“I agree, I think the term population health management is overused, particularly in the U.S.,” Sandhu responded. “In Canada, we think about it rather differently. It’s about the organization or management of health delivery focused on achieving outcomes that are effective and safe,” Sandhu said. “And at the crux, it’s about being proactive about the management of at-risk populations, making sure they don’t become too expensive to the system. So it’s about managing clinically defined populations or those that are frequent users of the system. And to be effective, we need to obtain good longitudinal data.”

Seattle Children’s Kolker said, “I would agree that it’s very important to understand populations at risk, and it’s not good to limit ourselves geographically; at the same time, we need to understand scale. It’s not only about the population that are frequent flyers. In an ideal case, looking at this with a ten-year perspective, I’d like us to keep populations healthy lifelong.”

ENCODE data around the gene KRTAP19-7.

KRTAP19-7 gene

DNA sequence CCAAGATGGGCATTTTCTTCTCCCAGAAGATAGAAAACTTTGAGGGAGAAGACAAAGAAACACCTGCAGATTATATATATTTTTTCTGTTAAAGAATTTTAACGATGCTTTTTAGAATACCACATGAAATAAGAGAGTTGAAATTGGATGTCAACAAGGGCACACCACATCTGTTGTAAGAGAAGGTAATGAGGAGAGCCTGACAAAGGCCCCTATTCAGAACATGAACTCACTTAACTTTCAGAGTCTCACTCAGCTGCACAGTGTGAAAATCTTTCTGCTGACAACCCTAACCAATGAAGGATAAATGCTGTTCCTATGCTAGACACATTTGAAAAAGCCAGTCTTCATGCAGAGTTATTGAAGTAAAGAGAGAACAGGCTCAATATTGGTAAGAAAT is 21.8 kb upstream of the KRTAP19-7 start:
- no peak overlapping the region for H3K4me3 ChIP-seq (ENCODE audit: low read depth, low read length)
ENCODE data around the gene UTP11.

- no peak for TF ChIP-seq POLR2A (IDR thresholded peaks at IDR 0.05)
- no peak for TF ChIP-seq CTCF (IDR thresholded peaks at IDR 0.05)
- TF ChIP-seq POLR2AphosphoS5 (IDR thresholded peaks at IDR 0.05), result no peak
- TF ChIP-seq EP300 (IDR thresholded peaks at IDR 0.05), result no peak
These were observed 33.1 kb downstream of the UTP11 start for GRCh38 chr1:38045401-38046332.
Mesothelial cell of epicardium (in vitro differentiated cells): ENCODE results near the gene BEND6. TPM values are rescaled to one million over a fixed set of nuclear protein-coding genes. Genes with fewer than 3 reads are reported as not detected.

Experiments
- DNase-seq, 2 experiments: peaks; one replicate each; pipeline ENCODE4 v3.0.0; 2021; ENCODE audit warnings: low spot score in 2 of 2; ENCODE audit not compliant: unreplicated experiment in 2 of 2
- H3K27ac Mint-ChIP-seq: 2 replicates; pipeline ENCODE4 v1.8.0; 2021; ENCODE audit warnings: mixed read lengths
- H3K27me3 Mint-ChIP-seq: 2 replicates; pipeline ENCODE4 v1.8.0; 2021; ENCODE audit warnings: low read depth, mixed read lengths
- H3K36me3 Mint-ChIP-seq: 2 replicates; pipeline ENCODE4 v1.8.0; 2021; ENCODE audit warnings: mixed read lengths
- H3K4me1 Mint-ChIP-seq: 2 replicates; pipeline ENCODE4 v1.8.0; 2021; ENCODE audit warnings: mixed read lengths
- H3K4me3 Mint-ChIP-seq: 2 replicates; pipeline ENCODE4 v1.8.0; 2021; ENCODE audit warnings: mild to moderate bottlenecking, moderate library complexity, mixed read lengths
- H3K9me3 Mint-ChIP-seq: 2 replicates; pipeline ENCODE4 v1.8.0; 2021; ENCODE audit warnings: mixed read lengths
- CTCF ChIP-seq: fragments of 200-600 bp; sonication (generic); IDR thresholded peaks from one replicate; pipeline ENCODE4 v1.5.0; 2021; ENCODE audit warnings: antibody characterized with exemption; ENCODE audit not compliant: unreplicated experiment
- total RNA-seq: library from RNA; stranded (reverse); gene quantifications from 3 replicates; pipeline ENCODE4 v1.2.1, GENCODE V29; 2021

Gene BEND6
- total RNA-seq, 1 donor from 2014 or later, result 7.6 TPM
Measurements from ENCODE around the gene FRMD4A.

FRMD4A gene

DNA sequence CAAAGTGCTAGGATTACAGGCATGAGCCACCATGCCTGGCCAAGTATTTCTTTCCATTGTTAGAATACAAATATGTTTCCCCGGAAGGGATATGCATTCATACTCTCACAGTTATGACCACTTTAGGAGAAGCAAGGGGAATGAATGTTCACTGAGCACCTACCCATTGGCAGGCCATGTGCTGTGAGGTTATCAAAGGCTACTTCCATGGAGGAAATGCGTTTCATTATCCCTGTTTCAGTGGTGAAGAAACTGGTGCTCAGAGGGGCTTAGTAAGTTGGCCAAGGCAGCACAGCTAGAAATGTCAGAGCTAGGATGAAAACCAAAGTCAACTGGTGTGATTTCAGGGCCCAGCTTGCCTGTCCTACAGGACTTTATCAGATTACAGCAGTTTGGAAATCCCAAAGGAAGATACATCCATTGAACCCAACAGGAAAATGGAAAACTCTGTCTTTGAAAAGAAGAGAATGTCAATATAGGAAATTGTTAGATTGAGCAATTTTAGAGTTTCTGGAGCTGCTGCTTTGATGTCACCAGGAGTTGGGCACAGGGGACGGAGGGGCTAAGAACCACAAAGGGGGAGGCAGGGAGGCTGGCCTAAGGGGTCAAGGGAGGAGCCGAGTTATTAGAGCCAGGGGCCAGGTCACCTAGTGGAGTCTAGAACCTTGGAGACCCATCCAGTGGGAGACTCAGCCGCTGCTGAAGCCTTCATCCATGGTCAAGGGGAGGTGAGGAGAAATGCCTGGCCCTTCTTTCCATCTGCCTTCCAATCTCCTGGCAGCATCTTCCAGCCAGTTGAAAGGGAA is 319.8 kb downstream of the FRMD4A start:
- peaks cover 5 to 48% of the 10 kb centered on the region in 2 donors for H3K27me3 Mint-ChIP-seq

One of the elements to consider, said eHealth Saskatchewan’s Daku, is that, “When you talk population health, it very much sits in the health sphere. As soon as you add ‘management’ into that,” she said, “there are so many variables that exist outside the healthcare system that exist outside our purview. It becomes incumbent on social services, education, and government, to become involved.”

Public health perspectives are important in that regard, said Alberta Health Services’ Svenson. “Because I work primarily in public health,” he said, “we’re always thinking about these non-health entities and how you integrate that in. Looking at children in care—they have lots of mental health visits and other interventions. Once the interventions take place, their utilization actually drops off. The other part of this is that, in Alberta, 5 percent drive 65 percent of costs; but that is not a stable, permanent group. It changes over time. And there’s valuable data coming from many places. Our biggest challenge in government is how you derive meaningful policy decisions that turn into meaningful care decisions.”